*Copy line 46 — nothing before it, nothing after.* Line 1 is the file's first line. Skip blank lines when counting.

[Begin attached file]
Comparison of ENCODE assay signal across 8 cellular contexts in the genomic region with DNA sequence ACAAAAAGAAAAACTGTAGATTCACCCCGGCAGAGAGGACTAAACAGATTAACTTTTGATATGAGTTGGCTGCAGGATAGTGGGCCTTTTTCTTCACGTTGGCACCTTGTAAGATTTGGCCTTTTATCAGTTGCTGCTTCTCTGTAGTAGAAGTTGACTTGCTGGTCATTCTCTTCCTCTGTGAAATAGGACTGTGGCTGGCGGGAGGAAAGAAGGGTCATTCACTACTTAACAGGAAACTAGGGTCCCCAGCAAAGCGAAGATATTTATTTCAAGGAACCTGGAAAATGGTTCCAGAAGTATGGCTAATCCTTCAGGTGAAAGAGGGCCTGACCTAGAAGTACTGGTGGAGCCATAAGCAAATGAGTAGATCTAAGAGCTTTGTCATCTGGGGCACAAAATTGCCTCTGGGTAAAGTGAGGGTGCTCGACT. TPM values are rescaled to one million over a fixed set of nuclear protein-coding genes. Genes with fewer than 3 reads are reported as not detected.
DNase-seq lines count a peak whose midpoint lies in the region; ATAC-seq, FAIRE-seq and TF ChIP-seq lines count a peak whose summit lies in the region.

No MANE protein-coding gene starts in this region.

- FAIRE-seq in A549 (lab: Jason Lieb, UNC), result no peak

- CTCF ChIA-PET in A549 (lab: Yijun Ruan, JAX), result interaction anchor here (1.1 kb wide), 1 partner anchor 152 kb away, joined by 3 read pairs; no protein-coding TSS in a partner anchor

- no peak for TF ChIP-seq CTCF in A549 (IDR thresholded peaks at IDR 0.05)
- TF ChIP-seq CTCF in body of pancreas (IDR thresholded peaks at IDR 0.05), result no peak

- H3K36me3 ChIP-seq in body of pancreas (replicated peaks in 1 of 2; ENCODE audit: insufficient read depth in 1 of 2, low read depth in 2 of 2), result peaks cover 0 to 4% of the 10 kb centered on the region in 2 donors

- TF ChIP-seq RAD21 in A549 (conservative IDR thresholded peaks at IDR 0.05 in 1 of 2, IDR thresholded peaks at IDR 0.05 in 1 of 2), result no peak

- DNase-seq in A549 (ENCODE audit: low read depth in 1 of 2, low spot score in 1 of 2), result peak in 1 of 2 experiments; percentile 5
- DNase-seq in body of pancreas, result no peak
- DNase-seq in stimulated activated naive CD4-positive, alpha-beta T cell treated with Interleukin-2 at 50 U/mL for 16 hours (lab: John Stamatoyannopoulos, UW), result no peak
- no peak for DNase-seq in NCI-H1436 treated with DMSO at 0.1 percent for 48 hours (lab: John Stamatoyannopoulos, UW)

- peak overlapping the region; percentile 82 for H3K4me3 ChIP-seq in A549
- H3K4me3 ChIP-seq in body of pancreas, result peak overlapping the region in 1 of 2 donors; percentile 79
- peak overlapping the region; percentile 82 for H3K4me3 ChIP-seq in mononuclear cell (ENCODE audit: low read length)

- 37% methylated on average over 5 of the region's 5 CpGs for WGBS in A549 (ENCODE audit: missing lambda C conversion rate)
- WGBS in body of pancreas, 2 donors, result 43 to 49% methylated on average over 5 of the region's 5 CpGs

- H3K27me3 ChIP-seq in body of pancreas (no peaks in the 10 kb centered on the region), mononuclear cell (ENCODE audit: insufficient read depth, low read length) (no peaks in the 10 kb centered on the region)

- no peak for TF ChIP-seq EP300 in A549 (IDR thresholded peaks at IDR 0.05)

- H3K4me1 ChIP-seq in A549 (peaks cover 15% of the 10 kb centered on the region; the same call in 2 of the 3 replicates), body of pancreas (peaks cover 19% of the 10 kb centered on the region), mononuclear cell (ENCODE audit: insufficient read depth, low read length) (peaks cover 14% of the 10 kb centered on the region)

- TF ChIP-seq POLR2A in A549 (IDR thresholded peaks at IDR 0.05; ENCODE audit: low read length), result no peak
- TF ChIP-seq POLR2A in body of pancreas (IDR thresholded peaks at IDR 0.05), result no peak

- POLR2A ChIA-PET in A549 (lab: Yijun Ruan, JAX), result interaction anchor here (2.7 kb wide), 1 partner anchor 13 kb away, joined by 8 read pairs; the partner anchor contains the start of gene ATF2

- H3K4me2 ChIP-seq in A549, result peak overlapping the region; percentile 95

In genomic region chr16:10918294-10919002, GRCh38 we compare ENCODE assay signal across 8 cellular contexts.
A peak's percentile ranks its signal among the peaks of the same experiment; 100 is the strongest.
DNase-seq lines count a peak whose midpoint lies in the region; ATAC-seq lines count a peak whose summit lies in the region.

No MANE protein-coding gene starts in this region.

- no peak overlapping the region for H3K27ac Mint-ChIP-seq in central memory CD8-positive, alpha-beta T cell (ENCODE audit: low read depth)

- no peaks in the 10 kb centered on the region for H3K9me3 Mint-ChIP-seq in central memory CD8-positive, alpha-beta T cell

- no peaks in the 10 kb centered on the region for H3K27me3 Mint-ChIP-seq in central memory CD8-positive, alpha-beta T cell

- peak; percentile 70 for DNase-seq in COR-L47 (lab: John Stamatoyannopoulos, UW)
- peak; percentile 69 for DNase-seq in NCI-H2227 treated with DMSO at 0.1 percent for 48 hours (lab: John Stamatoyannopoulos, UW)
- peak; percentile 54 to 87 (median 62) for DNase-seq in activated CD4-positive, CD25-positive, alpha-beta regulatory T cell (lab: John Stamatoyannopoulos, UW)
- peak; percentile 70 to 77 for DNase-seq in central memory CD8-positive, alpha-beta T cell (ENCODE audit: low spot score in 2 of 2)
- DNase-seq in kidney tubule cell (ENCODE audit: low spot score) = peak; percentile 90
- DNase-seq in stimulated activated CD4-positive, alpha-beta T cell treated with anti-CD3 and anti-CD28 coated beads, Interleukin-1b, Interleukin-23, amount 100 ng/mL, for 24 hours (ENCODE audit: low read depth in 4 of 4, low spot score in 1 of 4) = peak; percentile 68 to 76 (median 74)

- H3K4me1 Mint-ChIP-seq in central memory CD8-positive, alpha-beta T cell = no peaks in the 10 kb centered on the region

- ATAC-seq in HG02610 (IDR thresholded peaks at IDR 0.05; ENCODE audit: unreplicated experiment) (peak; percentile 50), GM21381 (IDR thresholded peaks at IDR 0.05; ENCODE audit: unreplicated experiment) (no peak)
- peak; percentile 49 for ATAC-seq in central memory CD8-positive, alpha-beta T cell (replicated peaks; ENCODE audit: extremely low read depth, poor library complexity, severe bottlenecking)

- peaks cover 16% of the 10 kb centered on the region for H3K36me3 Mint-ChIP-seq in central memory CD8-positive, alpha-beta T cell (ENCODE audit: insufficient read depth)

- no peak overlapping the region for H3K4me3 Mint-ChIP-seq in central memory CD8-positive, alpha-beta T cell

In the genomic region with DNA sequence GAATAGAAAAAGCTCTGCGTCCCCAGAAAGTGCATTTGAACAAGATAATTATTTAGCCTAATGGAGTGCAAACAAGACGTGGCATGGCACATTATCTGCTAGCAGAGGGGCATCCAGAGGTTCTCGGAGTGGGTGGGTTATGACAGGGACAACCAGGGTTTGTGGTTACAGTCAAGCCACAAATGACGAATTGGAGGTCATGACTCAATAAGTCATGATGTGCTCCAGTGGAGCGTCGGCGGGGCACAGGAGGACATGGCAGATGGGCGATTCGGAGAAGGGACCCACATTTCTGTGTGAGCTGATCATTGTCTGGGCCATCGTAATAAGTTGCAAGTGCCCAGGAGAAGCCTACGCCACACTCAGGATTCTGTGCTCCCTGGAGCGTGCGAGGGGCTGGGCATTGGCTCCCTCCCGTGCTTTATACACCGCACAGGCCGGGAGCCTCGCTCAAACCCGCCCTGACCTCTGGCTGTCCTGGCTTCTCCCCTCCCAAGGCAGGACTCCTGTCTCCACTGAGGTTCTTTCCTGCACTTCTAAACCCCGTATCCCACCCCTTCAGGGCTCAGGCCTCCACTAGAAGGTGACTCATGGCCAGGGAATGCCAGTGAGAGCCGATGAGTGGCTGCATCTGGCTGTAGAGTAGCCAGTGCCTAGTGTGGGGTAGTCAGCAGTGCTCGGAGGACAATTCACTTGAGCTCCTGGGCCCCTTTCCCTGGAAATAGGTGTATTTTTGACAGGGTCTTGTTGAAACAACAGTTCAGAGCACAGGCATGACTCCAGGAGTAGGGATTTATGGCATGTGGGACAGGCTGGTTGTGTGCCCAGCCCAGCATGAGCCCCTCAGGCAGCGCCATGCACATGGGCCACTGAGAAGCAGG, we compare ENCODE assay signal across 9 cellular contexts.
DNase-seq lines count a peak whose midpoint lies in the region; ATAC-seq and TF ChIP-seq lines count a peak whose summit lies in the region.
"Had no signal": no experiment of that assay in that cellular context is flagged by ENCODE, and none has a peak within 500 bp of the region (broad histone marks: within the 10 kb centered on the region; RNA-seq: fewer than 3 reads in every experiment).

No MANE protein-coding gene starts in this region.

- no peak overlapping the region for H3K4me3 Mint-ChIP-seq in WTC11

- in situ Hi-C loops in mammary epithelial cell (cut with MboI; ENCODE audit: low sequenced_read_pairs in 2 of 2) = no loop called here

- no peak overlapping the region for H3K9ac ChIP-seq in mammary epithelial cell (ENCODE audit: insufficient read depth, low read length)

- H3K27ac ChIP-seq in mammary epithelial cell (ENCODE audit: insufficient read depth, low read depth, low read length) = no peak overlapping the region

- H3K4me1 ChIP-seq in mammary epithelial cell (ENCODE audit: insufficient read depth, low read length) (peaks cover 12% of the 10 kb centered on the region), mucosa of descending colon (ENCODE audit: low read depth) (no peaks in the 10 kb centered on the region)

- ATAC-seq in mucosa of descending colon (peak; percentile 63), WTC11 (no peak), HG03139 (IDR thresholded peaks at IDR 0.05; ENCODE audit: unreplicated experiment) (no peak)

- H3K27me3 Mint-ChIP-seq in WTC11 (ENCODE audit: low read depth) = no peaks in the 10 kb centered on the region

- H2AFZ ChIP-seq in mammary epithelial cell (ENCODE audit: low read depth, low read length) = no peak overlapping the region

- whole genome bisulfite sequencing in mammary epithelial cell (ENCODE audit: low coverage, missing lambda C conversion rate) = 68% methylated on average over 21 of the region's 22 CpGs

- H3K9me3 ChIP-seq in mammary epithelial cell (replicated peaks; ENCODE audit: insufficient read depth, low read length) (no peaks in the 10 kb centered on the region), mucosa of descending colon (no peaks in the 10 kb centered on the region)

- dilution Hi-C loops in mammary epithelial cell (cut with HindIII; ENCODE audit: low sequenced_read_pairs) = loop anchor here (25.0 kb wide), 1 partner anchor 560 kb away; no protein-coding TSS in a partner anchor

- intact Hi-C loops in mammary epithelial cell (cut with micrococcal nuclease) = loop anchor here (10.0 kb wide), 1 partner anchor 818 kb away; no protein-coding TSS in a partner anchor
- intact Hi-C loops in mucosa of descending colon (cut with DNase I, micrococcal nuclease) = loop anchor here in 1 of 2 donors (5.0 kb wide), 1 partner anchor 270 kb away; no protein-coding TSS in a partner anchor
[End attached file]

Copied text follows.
"Had no signal": no experiment of that assay in that cellular context is flagged by ENCODE, and none has a peak within 500 bp of the region (broad histone marks: within the 10 kb centered on the region; RNA-seq: fewer than 3 reads in every experiment).